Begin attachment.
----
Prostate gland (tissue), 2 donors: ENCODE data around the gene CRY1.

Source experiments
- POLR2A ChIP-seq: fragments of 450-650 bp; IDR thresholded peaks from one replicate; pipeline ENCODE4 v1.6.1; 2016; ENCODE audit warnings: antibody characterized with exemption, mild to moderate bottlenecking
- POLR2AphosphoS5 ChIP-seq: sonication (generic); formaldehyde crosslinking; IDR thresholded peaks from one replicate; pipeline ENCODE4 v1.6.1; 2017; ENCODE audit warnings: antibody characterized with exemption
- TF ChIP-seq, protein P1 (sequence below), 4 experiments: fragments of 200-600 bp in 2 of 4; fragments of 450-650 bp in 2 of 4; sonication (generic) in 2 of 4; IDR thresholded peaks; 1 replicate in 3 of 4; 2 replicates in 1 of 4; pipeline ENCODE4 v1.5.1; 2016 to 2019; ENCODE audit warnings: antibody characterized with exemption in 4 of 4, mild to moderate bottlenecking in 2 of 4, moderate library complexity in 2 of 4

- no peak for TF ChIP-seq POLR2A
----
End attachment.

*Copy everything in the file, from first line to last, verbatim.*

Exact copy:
Prostate gland (tissue), 2 donors: ENCODE data around the gene CRY1.

Source experiments
- POLR2A ChIP-seq: fragments of 450-650 bp; IDR thresholded peaks from one replicate; pipeline ENCODE4 v1.6.1; 2016; ENCODE audit warnings: antibody characterized with exemption, mild to moderate bottlenecking
- POLR2AphosphoS5 ChIP-seq: sonication (generic); formaldehyde crosslinking; IDR thresholded peaks from one replicate; pipeline ENCODE4 v1.6.1; 2017; ENCODE audit warnings: antibody characterized with exemption
- TF ChIP-seq, protein P1 (sequence below), 4 experiments: fragments of 200-600 bp in 2 of 4; fragments of 450-650 bp in 2 of 4; sonication (generic) in 2 of 4; IDR thresholded peaks; 1 replicate in 3 of 4; 2 replicates in 1 of 4; pipeline ENCODE4 v1.5.1; 2016 to 2019; ENCODE audit warnings: antibody characterized with exemption in 4 of 4, mild to moderate bottlenecking in 2 of 4, moderate library complexity in 2 of 4

- no peak for TF ChIP-seq POLR2A